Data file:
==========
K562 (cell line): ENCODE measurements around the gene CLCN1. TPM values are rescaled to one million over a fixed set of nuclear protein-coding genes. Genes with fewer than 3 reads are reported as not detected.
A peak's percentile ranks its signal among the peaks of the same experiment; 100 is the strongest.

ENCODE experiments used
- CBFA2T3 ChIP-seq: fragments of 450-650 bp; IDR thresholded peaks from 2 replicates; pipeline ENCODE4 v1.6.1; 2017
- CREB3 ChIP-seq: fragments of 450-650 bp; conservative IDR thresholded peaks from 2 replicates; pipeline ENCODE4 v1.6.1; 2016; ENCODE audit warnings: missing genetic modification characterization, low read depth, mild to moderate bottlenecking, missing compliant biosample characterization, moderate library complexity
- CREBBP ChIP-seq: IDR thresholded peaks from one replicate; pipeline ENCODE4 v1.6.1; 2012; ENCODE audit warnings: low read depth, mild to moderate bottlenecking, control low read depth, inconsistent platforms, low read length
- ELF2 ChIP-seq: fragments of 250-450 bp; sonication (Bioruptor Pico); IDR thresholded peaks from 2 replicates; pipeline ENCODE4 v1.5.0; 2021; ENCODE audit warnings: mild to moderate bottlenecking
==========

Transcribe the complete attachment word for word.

K562 (cell line): ENCODE measurements around the gene CLCN1. TPM values are rescaled to one million over a fixed set of nuclear protein-coding genes. Genes with fewer than 3 reads are reported as not detected.
A peak's percentile ranks its signal among the peaks of the same experiment; 100 is the strongest.

ENCODE experiments used
- CBFA2T3 ChIP-seq: fragments of 450-650 bp; IDR thresholded peaks from 2 replicates; pipeline ENCODE4 v1.6.1; 2017
- CREB3 ChIP-seq: fragments of 450-650 bp; conservative IDR thresholded peaks from 2 replicates; pipeline ENCODE4 v1.6.1; 2016; ENCODE audit warnings: missing genetic modification characterization, low read depth, mild to moderate bottlenecking, missing compliant biosample characterization, moderate library complexity
- CREBBP ChIP-seq: IDR thresholded peaks from one replicate; pipeline ENCODE4 v1.6.1; 2012; ENCODE audit warnings: low read depth, mild to moderate bottlenecking, control low read depth, inconsistent platforms, low read length
- ELF2 ChIP-seq: fragments of 250-450 bp; sonication (Bioruptor Pico); IDR thresholded peaks from 2 replicates; pipeline ENCODE4 v1.5.0; 2021; ENCODE audit warnings: mild to moderate bottlenecking